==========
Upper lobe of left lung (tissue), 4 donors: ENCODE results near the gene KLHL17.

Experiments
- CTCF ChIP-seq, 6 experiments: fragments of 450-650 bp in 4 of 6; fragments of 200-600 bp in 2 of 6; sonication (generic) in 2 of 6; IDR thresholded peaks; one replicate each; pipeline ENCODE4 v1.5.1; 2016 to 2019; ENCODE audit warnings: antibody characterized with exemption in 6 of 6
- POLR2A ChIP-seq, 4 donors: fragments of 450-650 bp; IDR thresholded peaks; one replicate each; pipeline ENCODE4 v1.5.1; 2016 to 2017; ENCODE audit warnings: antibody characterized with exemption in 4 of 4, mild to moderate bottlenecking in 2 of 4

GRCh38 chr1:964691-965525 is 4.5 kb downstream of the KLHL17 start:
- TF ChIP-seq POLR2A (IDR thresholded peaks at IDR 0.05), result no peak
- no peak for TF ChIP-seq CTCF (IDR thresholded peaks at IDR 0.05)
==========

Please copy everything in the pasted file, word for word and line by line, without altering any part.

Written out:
Upper lobe of left lung (tissue), 4 donors: ENCODE results near the gene KLHL17.

Experiments
- CTCF ChIP-seq, 6 experiments: fragments of 450-650 bp in 4 of 6; fragments of 200-600 bp in 2 of 6; sonication (generic) in 2 of 6; IDR thresholded peaks; one replicate each; pipeline ENCODE4 v1.5.1; 2016 to 2019; ENCODE audit warnings: antibody characterized with exemption in 6 of 6
- POLR2A ChIP-seq, 4 donors: fragments of 450-650 bp; IDR thresholded peaks; one replicate each; pipeline ENCODE4 v1.5.1; 2016 to 2017; ENCODE audit warnings: antibody characterized with exemption in 4 of 4, mild to moderate bottlenecking in 2 of 4

GRCh38 chr1:964691-965525 is 4.5 kb downstream of the KLHL17 start:
- TF ChIP-seq POLR2A (IDR thresholded peaks at IDR 0.05), result no peak
- no peak for TF ChIP-seq CTCF (IDR thresholded peaks at IDR 0.05)